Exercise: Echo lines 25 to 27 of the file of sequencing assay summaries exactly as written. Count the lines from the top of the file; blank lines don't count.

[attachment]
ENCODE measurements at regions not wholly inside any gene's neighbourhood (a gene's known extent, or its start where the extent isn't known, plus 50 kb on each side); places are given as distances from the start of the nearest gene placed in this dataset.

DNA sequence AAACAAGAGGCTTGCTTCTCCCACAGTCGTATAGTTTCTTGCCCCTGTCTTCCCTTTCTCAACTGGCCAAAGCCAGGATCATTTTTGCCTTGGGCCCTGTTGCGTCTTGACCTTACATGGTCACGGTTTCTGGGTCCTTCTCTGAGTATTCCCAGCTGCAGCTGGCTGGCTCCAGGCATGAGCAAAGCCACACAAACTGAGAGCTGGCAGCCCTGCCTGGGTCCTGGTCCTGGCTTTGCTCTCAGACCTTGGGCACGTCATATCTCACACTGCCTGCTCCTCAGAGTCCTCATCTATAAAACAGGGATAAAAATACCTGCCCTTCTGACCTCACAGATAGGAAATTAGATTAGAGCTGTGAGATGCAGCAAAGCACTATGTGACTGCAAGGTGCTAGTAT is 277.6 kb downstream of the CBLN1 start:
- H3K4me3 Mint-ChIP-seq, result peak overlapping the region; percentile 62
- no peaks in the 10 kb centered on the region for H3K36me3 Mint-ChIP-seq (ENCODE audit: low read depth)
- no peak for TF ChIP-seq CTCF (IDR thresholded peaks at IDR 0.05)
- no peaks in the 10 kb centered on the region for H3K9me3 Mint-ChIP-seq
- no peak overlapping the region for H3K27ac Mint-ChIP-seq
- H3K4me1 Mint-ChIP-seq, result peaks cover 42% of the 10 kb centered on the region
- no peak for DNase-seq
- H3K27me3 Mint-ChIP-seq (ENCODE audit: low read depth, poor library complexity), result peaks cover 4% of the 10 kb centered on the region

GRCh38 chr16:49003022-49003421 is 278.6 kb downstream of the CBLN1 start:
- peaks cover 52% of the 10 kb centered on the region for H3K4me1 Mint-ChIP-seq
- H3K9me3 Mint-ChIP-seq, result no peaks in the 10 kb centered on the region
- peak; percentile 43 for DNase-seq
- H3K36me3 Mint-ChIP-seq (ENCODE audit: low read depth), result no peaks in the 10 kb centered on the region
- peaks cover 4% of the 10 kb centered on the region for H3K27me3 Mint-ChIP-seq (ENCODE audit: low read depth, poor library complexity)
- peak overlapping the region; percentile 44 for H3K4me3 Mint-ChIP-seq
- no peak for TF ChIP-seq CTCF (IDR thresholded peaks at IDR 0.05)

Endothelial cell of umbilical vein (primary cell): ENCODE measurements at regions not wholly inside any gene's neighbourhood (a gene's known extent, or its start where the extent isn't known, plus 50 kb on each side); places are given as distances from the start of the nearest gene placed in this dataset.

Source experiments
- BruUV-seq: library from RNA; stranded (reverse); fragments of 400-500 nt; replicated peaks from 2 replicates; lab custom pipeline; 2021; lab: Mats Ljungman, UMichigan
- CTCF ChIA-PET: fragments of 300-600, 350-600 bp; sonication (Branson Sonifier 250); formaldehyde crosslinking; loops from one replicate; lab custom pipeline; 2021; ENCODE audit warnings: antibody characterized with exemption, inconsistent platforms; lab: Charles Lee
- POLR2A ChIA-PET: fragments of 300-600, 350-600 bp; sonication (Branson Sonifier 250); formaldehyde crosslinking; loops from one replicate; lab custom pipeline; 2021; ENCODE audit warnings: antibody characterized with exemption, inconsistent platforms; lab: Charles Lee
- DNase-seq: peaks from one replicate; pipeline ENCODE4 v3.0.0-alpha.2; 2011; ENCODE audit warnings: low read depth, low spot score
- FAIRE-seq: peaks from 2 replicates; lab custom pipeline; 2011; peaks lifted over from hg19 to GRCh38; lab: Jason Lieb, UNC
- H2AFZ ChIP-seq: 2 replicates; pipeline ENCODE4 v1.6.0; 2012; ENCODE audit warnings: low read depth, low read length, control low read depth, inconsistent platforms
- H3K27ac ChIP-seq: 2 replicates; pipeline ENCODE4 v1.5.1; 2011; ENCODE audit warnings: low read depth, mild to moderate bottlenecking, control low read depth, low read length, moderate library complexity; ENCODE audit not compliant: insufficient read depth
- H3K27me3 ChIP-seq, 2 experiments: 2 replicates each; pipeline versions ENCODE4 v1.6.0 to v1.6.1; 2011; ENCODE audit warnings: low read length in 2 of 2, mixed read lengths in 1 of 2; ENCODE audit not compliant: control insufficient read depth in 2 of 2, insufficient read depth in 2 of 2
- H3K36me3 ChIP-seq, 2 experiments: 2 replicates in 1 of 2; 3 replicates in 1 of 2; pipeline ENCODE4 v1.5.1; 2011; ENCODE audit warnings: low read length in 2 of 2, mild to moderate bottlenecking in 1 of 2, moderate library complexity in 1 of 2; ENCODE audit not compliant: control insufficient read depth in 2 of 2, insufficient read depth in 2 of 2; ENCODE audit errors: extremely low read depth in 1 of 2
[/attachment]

- FAIRE-seq: peaks from 2 replicates; lab custom pipeline; 2011; peaks lifted over from hg19 to GRCh38; lab: Jason Lieb, UNC
- H2AFZ ChIP-seq: 2 replicates; pipeline ENCODE4 v1.6.0; 2012; ENCODE audit warnings: low read depth, low read length, control low read depth, inconsistent platforms
- H3K27ac ChIP-seq: 2 replicates; pipeline ENCODE4 v1.5.1; 2011; ENCODE audit warnings: low read depth, mild to moderate bottlenecking, control low read depth, low read length, moderate library complexity; ENCODE audit not compliant: insufficient read depth